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New Report Reveals Insights into Top 15 Most Active Political and Religious Hacktivist Groups

Radware, a leading provider of cybersecurity and application delivery solutions, has recently released a report titled “Hacktivism Unveiled: Insights into the Footprints of Hacktivists.” The report provides a detailed analysis of the world's top 15 most active political and religious hacktivist groups, covering their motivations, targets, tactics, techniques, and distributed denial-of-service (DDoS) activities.


According to Radware’s threat intelligence, the report is based on the tracking and analysis of messages from active hacktivist groups on Telegram during the period between Feb. 18 - April 18, 2023. The report's key findings highlight the ranking of the most active hacktivists, the most attacked countries and websites, and some misperceptions about well-known hacktivist groups.


The report reveals that NoName057(16) claimed almost 30% of the attacks during the period, followed by Anonymous Sudan (18%) and Mysterious Team (13%). Notably, Killnet, a group often suspected of the most hacktivist DDoS activity, did not rank among the top 15 of hacktivists, claiming 11 attacks during the period compared to NoName057(16)’s 544 attacks.


During the period from Feb. 18 - April 18, 2023, Israel topped the list of the most attacked countries, followed by India, Poland, and Australia. Business (19%), government (18%), and travel (13%) websites were the most targeted by hacktivists, followed by financial services (7%), education (6%), and health and medicine (4%).


Pascal Geenens, Radware’s director of threat intelligence, notes that "while religious hacktivism has remained a constant threat over the years, Russia’s invasion of Ukraine has ushered in a whole new wave of not only patriotic and political hacktivism but also hacktivism in general. Modern-day hacktivism with its barrage of denial-of-service attacks is bolder, more determined, and more media-driven than ever before.”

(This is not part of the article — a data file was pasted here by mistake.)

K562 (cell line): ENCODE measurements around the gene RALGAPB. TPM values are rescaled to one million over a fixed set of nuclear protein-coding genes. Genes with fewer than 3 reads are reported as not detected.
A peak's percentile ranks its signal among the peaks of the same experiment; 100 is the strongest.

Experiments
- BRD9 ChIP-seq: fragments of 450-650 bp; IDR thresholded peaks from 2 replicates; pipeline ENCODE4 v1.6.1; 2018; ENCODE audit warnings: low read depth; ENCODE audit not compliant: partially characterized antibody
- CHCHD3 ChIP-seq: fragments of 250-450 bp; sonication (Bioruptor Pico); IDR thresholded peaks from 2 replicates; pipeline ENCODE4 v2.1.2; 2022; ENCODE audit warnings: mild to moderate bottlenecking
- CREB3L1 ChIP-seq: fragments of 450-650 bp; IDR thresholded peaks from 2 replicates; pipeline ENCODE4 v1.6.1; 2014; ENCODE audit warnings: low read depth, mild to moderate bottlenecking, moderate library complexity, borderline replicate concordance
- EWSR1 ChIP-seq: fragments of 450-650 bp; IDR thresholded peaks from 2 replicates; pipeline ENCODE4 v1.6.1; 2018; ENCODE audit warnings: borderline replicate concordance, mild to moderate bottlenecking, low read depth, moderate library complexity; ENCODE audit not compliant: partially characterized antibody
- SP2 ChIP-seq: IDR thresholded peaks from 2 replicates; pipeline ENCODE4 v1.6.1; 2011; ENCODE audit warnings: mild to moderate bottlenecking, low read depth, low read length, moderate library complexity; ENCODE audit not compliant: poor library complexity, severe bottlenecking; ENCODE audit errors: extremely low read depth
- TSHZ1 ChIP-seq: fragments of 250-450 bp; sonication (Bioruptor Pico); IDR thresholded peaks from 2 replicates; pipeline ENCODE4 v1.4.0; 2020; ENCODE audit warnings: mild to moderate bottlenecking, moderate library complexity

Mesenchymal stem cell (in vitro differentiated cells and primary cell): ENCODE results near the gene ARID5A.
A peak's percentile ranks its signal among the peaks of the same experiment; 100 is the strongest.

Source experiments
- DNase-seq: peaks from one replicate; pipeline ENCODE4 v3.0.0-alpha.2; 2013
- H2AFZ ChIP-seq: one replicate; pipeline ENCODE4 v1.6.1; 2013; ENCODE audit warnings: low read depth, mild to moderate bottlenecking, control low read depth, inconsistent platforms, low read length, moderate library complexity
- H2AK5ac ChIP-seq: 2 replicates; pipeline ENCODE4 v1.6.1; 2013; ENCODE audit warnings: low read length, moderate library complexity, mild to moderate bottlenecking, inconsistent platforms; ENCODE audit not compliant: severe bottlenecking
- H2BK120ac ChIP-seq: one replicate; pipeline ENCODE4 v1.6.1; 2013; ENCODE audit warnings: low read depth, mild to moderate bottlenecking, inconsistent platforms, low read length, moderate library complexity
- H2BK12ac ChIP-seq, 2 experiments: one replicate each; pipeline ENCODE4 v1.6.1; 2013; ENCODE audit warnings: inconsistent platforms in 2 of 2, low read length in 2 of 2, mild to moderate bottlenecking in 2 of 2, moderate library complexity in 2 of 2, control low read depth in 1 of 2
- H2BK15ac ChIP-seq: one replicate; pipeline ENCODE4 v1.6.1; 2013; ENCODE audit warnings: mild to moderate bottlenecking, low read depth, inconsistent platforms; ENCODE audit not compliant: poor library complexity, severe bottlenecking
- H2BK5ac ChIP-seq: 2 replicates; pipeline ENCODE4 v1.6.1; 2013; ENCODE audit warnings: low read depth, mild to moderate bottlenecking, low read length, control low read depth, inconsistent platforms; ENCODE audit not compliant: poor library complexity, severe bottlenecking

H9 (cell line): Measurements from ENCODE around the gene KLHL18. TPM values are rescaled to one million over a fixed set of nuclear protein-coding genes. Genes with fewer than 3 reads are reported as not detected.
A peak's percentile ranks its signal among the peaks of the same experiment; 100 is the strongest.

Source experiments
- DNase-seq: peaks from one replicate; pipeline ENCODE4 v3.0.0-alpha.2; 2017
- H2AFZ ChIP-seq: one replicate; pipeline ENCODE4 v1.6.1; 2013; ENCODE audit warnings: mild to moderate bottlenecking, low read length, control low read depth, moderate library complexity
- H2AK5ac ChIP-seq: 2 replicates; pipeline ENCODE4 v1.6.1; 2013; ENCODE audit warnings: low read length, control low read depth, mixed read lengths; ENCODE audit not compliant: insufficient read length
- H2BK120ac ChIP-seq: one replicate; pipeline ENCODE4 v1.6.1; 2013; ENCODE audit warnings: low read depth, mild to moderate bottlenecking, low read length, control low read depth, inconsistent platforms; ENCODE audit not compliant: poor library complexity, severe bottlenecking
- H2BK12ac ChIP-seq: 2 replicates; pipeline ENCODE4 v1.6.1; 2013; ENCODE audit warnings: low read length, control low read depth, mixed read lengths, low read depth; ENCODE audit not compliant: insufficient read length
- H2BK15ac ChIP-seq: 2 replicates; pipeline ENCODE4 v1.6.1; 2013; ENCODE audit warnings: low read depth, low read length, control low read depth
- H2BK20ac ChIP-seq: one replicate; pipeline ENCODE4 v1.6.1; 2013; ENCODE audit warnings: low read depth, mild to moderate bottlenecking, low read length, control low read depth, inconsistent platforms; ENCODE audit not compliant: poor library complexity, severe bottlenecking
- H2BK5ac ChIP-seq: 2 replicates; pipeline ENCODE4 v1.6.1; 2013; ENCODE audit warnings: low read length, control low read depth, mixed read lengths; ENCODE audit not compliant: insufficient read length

Geenens further highlights that denial-of-service attacks have always been a critical tactic used by hacktivist groups, and this is not likely to change anytime soon. Any organization, regardless of size or industry, can become a target of hacktivists who desire to advance their cause and hold organizations and governments accountable for their actions.


The report emphasizes the need for organizations to be prepared, and Geenens notes that disrupting or impacting an organization or infrastructure requires more perseverance than skills or sophistication. As such, organizations should take measures to enhance their security posture to protect against potential DDoS attacks and other hacktivist activities.


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